WCT: Who is the troublemaker at the judging table?
Harry Connick Jr.: We’re all kind of troublemakers in a way that we all kind of goof around and are silly sometimes. I do it a lot because I’ve been like that since I was a kid. I was kind of the class clown. It’s really hard to label people, but I guess if you had to pick the person who’s the goofiest, it would probably be me. But they all get silly and serious and sentimental. All of us are complex grown people. We all give a little bit of that, but if you had to pick one, it would probably be me.
WCT: That means you are the Nicki Minaj this year?
Harry Connick Jr.: Hell, yes!
WCT: Did Keith Urban or Jennifer Lopez give you any advice about judging?
Harry Connick Jr.: No, there wasn’t really any of that because I think they knew that I was really familiar with the show, and seriously you could tell from the first contestant that this was going to be a lot of fun. It’s not rocket science. We go up there; it’s a very simple concept. They hired us to judge and all of these young performers signed up to be judged and that’s it. They sing, we judge and it’s pretty easy.
WCT: How is it without Randy Jackson at the judging table?
Harry Connick Jr.: Randy Jackson is great. He’s a great musician. He’s legendary in this show and he’s an icon for the many, many years of great television that he provided to all of us, but it’s a new show now. It has different producers, new directors, a new panel and different contestants. It has a new look.It has a new feel, and it’s a new day for this great show. Fortunately for all of us, Randy is still a huge part of it as a mentor and I think the kids are going to be very lucky to have him on their side.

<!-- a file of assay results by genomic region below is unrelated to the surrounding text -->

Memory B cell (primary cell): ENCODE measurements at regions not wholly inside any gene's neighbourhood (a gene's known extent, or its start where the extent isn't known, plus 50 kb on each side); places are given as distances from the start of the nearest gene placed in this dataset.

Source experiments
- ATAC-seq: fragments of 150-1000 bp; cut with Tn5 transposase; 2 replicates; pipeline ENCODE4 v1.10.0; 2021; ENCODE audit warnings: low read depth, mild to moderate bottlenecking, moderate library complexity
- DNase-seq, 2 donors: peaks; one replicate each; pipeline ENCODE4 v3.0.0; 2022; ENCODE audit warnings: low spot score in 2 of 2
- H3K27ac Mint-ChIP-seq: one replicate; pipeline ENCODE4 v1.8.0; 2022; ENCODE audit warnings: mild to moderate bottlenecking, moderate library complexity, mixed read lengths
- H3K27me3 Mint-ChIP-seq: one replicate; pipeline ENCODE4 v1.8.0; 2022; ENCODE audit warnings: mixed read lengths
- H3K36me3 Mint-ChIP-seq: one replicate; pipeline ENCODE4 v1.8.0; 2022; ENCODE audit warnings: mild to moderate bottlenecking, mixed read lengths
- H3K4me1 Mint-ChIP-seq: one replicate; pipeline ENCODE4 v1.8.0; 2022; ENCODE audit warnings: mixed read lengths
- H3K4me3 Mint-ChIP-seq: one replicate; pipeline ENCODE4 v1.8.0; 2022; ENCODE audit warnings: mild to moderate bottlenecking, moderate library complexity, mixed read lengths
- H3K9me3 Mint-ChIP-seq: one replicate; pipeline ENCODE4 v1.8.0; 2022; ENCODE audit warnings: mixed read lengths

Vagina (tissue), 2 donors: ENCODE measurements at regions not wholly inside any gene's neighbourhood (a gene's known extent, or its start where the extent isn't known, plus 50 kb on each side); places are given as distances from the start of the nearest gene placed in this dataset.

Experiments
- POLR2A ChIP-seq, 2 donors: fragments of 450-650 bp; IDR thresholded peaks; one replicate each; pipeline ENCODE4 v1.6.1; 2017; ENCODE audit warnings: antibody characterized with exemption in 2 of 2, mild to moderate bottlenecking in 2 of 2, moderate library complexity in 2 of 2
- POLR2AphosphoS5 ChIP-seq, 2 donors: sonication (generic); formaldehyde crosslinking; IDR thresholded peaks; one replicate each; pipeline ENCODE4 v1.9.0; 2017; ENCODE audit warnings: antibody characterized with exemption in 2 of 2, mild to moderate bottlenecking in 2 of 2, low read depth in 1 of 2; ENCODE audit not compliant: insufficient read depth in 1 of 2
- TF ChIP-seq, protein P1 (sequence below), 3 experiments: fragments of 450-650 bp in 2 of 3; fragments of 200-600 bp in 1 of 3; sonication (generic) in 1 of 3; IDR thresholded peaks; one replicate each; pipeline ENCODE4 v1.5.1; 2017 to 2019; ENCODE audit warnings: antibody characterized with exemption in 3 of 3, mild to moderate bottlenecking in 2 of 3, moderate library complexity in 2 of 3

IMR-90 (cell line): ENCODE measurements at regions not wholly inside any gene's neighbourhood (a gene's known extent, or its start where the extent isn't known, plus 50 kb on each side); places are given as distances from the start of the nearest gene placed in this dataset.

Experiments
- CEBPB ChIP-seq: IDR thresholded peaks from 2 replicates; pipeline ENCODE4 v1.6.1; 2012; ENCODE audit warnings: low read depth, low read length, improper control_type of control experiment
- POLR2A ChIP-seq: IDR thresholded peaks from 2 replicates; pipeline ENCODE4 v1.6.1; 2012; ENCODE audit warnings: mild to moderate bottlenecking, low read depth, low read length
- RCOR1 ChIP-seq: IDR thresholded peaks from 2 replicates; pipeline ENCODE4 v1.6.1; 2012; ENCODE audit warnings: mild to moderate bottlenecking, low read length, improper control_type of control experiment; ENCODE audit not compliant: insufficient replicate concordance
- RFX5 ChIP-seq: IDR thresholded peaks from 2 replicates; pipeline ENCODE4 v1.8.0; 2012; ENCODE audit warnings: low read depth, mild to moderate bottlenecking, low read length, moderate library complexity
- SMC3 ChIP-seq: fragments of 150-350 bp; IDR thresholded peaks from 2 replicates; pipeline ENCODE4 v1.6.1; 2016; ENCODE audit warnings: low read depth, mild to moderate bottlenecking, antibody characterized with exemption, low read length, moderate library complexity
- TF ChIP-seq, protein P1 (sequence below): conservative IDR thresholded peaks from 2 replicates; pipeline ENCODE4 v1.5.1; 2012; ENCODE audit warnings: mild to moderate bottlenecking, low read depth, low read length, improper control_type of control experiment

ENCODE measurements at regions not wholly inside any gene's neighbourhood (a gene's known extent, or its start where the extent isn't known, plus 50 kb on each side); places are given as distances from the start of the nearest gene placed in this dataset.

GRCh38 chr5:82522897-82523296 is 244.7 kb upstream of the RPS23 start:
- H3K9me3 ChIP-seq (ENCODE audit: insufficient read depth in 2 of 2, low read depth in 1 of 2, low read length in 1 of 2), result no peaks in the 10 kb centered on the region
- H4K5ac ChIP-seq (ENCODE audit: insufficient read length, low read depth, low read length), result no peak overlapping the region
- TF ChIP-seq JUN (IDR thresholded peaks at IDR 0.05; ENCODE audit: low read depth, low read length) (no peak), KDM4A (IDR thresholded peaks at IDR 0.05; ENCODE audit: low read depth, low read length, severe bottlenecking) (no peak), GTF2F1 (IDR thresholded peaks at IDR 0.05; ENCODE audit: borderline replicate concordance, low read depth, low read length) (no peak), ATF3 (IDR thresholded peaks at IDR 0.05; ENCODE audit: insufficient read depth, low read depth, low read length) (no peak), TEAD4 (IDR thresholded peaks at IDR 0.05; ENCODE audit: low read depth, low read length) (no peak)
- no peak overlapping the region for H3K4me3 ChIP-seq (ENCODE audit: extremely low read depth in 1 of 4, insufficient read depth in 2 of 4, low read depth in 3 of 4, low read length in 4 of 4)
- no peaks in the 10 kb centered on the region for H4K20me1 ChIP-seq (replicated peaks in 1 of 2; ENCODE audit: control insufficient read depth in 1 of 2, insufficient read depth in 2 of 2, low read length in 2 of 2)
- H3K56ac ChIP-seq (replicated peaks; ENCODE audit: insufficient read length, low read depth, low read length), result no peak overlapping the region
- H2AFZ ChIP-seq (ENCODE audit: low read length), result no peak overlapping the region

WCT: Last year there was a general feeling that the male talent was not up to the par with the women. Now that you are in Hollywood week, how are the guys this time around?
Harry Connick Jr.: There’s some crazy guy talent—for real, no joke. There are some guys that are really good, [and] some great young women, too. It’s hard to say if it’s a 50/50 split. It’s impossible to know and we certainly would never try to reach any kind of quota because that would be biased I think, but we just respond to the people that we see, but I guess the feeling is that it’s about half and half; maybe two more girls than guys, but I think it’s about even.
WCT: How does adding guitars impact things?
Harry Connick Jr.: I think it’s a great thing because it’s very telling. When people pick up the guitar and they’re not good players, it shows immediately that A ) they should put the guitar down and B ) a lot of the decisions that they make as singers are not dissimilar to what they’re doing on the guitar. In other words, if you’re playing some chords that make no sense, that person can’t hear. When they sing, it’s obvious why they’re making the choices they’re making.